For sometimes we use the word nature for that Author of nature whom the schoolmen, harshly enough, call natura naturans, as when it is said that nature hath made man partly corporeal and partly immaterial. Sometimes we mean by the nature of a thing the essence, or that which the schoolmen scruple not to call the quiddity of a thing, namely, the attribute or attributes on whose score it is what it is, whether the thing be corporeal or not, as when we attempt to define the nature of an angel, or of a triangle, or of a fluid body, as such. Sometimes we take nature for an internal principle of motion, as when we say that a stone let fall in the air is by nature carried towards the centre of the earth, and, on the contrary, that fire or flame does naturally move upwards toward heaven. Sometimes we understand by nature the established course of things, as when we say that nature makes the night succeed the day, nature hath made respiration necessary to the life of men. Sometimes we take nature for an aggregate of powers belonging to a body, especially a living one, as when physicians say that nature is strong or weak or spent, or that in such or such diseases nature left to herself will do the cure. Sometimes we take nature for the universe, or system of the corporeal works of God, as when it is said of a phoenix, or a chimera, that there is no such thing in nature, i.e. in the world. And sometimes too, and that most commonly, we would express by nature a semi-deity or other strange kind of being, such as this discourse examines the notion of.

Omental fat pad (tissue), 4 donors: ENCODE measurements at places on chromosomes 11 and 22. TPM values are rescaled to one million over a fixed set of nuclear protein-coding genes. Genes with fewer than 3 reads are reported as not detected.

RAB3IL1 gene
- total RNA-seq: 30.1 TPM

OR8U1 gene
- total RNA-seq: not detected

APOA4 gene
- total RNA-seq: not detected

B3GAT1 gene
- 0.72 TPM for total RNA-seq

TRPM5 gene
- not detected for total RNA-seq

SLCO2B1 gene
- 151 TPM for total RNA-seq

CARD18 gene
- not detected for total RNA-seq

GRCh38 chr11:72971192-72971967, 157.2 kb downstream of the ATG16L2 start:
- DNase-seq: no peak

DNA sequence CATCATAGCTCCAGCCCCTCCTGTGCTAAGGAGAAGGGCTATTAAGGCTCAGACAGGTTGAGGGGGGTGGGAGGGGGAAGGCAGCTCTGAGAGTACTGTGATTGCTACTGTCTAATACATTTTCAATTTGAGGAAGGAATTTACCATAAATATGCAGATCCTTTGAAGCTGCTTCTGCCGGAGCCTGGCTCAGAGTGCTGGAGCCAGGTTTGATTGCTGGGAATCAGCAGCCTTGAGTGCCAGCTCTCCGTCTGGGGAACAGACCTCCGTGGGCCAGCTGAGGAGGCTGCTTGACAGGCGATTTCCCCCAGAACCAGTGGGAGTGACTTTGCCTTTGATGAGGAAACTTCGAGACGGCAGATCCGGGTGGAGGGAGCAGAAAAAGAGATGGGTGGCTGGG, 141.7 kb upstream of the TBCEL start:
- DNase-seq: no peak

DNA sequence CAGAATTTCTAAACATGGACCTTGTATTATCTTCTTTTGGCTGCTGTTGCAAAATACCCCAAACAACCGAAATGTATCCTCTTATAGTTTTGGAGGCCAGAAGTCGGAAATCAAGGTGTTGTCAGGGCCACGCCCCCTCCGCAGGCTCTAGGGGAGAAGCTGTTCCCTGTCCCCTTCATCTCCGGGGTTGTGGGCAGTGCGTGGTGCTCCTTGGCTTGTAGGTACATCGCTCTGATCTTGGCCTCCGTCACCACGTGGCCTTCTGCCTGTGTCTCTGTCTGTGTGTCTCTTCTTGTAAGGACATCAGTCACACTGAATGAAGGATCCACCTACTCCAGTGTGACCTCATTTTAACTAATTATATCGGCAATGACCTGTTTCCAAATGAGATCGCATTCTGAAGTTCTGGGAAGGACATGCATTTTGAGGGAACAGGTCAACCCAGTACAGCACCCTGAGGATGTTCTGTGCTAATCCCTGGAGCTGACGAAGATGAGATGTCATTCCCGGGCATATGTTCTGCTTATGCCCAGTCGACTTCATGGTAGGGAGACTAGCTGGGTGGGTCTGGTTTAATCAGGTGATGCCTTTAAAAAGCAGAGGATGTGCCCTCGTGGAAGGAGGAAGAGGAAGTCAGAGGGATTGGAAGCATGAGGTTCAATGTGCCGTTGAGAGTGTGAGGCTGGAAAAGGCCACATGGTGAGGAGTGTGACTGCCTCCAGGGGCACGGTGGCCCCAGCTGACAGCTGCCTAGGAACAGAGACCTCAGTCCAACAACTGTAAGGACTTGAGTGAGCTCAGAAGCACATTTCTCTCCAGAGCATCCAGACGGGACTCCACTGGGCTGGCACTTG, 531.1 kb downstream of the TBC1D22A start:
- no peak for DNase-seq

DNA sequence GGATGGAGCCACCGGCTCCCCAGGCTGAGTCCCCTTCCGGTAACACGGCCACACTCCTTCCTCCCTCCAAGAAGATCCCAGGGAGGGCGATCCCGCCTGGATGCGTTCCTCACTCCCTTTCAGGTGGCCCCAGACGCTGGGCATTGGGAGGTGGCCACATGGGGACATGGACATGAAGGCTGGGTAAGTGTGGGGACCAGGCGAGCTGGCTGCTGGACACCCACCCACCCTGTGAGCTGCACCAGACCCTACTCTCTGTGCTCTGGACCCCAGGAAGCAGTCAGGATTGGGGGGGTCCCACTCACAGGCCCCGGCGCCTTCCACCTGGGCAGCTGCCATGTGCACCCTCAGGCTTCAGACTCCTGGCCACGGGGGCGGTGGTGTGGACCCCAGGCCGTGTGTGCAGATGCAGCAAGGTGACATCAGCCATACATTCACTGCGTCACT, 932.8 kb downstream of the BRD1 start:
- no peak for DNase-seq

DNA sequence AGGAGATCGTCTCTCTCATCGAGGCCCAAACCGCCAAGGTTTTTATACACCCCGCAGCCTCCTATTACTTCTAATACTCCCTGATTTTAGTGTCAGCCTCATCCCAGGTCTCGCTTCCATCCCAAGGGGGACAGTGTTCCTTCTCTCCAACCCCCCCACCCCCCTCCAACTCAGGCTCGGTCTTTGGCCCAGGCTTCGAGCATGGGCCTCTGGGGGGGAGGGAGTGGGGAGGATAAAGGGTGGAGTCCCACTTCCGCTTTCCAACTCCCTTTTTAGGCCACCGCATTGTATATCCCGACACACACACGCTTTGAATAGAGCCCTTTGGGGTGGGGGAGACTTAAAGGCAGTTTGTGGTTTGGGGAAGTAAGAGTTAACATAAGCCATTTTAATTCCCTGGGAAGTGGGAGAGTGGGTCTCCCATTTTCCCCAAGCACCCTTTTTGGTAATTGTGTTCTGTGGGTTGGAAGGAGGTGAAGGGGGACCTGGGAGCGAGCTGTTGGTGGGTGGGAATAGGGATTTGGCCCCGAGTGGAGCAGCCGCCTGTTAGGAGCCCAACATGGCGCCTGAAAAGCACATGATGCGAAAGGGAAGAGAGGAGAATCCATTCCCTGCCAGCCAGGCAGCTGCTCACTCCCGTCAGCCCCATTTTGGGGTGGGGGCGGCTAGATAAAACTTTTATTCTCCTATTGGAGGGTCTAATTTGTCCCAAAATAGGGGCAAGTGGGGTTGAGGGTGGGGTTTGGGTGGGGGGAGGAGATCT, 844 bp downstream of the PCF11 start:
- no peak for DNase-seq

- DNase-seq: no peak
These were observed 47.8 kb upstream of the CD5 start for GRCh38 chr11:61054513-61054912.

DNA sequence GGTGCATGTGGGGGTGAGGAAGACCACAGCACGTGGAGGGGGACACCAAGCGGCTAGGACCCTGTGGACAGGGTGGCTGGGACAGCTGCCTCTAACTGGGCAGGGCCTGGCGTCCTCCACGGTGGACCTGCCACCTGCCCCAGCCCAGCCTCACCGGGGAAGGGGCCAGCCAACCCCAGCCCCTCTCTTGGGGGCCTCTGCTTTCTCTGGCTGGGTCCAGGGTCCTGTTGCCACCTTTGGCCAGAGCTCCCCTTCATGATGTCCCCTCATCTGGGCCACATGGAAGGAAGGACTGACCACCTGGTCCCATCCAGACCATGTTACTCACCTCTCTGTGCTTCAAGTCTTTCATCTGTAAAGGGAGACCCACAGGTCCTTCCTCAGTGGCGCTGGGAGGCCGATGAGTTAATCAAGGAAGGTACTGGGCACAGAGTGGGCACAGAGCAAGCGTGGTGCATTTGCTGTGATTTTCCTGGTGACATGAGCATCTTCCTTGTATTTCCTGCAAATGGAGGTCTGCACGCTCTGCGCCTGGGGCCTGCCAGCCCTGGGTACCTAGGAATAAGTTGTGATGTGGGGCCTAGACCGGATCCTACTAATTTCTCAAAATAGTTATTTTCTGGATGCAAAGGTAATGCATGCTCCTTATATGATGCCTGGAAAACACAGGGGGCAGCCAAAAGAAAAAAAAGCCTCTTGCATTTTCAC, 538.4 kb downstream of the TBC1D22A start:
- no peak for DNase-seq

And besides these more absolute acceptions, if I may so call them, of the word nature, it has divers others (more relative), as nature is wont to be set or in opposition or contradistinction to other things, as when we say of a stone when it falls downwards that it does it by a natural motion, but that if it be thrown upwards its motion that way is violent. So chemists distinguish vitriol into natural and fictitious, or made by art, i.e. by the intervention of human power or skill; so it is said that water, kept suspended in a sucking pump, is not in its natural place, as that is which is stagnant in the well. We say also that wicked men are still in the state of nature, but the regenerate in a state of grace; that cures wrought by medicines are natural operations; but the miraculous ones wrought by Christ and his apostles were supernatural. --Robert Boyle, A Free Enquiry into the Vulgarly Received Notion of Nature